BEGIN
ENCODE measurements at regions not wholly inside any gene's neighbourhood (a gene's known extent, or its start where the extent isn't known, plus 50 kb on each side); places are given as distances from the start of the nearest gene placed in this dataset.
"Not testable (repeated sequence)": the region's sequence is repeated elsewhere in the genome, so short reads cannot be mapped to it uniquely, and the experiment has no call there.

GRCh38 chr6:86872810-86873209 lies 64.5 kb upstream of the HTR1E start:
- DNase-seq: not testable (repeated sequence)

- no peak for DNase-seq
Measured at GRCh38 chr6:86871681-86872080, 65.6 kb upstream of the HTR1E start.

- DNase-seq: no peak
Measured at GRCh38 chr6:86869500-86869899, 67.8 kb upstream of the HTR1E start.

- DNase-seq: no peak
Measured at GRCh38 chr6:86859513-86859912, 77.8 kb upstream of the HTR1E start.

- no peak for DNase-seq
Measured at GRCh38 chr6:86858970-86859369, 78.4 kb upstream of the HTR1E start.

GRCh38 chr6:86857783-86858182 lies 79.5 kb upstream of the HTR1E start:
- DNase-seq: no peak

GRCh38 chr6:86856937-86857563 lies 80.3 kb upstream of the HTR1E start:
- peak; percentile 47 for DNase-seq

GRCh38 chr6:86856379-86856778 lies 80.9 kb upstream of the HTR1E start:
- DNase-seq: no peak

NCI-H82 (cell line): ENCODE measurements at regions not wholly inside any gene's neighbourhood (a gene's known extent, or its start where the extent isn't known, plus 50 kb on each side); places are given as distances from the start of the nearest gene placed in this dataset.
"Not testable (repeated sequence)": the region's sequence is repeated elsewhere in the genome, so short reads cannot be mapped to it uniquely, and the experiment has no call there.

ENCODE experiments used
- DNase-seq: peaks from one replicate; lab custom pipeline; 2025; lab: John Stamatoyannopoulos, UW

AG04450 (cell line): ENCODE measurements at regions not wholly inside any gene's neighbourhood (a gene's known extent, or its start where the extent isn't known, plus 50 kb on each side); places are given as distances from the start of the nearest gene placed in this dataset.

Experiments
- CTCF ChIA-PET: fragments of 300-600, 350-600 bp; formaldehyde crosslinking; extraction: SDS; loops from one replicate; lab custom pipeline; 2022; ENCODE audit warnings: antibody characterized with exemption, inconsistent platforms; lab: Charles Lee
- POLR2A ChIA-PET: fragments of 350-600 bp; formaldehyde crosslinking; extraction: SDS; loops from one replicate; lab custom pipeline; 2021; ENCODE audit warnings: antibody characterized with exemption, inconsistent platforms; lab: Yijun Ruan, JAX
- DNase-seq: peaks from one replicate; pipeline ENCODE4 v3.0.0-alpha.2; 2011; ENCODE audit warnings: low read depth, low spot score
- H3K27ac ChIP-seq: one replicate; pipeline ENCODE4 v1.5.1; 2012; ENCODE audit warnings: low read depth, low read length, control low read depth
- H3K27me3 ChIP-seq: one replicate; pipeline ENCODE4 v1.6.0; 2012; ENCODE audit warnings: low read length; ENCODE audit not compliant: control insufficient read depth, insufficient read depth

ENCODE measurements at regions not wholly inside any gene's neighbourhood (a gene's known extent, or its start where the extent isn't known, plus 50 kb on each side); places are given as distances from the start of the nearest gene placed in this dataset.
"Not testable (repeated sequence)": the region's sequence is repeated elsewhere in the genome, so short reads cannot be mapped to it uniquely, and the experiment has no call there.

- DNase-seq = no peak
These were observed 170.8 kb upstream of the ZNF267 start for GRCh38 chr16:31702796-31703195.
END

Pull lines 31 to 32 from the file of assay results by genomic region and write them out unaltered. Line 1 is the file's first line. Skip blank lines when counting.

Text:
"Not testable (repeated sequence)": the region's sequence is repeated elsewhere in the genome, so short reads cannot be mapped to it uniquely, and the experiment has no call there.

- DNase-seq = no peak